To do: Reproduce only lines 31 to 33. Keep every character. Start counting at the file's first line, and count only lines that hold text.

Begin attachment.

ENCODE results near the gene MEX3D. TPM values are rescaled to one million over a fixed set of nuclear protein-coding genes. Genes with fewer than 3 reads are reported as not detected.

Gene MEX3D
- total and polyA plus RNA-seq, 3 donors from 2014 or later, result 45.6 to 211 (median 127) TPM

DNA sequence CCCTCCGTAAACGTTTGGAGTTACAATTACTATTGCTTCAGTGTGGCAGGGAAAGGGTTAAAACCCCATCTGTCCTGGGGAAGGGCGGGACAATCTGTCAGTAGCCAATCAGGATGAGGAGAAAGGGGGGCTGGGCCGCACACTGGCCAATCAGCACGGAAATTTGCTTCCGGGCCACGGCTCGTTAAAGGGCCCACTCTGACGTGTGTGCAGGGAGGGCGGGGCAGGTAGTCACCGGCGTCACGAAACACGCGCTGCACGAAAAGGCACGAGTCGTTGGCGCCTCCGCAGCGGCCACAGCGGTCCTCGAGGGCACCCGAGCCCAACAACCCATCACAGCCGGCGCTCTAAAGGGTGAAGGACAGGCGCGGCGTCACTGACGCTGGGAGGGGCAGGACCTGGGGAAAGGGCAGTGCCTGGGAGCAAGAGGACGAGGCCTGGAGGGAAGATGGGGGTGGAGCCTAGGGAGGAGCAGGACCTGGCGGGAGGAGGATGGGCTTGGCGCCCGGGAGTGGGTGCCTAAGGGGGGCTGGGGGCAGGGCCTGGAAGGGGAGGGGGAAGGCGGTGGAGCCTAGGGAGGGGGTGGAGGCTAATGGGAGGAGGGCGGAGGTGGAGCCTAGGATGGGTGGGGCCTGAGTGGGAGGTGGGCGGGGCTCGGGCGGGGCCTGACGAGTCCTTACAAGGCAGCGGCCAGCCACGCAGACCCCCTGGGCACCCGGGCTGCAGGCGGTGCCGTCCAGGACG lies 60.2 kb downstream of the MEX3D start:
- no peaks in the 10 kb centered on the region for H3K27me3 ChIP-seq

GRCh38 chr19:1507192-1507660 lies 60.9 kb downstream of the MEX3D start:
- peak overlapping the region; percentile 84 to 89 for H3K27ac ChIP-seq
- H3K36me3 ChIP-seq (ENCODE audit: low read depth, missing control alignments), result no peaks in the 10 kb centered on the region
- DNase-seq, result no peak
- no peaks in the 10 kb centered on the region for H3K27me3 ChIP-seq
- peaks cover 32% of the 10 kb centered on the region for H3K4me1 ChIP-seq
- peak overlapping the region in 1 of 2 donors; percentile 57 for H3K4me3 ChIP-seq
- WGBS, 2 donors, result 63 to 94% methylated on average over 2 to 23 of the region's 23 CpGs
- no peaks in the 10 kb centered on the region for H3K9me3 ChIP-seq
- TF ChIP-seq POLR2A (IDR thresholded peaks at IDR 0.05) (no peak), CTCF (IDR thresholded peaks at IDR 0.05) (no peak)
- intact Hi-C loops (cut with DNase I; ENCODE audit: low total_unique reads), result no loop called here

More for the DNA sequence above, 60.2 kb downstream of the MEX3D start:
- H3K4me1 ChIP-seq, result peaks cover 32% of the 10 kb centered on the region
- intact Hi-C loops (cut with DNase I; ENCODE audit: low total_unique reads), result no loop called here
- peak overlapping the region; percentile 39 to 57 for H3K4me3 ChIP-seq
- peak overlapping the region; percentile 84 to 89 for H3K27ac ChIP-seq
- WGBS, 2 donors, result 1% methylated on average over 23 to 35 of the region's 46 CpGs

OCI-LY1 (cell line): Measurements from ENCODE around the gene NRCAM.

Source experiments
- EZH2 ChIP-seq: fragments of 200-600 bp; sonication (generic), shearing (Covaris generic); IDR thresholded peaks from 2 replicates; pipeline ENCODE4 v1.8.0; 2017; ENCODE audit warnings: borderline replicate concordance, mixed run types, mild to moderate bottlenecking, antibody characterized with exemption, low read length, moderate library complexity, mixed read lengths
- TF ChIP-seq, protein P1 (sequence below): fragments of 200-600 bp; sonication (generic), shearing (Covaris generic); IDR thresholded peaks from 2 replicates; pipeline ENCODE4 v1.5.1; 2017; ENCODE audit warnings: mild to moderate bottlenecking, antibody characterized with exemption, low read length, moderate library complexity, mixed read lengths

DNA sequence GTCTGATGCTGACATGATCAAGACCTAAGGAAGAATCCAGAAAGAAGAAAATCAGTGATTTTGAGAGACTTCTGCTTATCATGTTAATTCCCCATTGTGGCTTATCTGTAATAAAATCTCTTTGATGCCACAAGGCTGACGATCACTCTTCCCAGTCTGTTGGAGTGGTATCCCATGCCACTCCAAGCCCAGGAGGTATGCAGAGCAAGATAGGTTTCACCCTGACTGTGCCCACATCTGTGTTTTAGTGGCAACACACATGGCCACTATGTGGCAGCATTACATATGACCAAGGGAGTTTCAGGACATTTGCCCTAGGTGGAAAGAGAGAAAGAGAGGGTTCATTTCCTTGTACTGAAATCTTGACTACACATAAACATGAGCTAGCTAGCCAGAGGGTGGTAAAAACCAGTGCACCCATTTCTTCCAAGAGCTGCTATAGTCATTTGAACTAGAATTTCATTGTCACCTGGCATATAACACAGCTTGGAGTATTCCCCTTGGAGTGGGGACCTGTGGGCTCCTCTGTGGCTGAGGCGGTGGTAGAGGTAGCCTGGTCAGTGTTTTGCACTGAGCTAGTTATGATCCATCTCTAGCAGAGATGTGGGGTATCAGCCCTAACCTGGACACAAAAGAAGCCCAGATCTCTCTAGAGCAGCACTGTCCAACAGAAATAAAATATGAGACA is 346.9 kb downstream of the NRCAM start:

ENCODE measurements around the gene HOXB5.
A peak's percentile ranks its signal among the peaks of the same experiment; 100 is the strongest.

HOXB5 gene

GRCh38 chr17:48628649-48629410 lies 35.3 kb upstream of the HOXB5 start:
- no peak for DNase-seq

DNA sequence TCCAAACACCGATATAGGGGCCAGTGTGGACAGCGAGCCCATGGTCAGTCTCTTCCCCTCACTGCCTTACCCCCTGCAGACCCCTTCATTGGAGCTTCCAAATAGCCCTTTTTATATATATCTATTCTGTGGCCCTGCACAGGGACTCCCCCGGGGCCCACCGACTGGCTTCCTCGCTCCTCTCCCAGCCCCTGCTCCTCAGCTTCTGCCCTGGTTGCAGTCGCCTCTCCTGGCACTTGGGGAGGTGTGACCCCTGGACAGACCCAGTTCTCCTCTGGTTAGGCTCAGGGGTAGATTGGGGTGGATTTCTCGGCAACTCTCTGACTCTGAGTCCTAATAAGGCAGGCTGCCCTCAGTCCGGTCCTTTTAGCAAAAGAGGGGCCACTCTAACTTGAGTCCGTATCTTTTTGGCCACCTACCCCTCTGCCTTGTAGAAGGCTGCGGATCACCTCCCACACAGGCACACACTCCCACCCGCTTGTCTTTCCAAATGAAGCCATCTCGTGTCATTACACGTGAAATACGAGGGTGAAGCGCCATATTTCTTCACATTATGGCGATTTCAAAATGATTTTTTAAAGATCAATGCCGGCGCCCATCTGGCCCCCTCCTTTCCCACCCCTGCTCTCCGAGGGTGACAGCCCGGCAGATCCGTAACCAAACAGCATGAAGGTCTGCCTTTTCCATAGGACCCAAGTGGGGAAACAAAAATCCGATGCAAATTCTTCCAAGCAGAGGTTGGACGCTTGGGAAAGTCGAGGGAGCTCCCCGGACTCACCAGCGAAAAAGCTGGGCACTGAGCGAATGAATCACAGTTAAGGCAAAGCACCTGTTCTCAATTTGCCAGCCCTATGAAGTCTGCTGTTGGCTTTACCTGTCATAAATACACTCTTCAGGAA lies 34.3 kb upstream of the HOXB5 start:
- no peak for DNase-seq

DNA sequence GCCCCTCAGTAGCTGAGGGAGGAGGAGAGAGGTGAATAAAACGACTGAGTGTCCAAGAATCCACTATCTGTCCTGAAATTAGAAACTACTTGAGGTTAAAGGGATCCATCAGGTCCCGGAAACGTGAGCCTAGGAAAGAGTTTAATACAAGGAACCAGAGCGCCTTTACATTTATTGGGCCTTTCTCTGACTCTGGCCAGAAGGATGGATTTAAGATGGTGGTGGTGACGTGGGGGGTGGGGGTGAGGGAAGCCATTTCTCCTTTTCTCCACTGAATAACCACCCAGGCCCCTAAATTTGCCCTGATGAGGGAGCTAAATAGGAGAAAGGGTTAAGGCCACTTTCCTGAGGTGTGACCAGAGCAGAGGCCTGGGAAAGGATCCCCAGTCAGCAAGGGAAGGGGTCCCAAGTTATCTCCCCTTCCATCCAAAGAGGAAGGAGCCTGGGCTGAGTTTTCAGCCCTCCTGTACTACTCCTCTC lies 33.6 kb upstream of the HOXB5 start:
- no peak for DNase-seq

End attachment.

GRCh38 chr17:48628649-48629410 lies 35.3 kb upstream of the HOXB5 start:
- no peak for DNase-seq

DNA sequence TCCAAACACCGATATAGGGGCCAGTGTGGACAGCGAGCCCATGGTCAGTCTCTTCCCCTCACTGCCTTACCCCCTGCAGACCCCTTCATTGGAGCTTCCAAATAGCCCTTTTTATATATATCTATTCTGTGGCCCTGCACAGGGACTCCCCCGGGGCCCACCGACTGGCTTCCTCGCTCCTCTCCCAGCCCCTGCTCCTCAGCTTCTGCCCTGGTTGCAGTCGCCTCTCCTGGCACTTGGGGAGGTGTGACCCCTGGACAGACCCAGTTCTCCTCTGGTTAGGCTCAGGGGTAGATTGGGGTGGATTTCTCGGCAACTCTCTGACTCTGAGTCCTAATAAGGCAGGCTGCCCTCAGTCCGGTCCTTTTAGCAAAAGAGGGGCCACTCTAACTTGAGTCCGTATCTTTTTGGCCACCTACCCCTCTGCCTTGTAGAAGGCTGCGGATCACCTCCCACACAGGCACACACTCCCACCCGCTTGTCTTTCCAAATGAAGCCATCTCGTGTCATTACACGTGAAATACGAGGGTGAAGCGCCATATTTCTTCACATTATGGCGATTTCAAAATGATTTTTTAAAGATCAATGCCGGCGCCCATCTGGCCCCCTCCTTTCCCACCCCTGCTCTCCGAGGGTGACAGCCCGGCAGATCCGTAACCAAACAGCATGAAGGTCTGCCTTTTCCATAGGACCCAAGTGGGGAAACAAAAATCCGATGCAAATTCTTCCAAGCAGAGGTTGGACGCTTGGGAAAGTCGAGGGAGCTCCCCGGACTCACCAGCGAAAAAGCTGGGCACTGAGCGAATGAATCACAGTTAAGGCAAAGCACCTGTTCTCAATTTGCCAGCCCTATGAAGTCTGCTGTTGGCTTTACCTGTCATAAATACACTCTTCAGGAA lies 34.3 kb upstream of the HOXB5 start: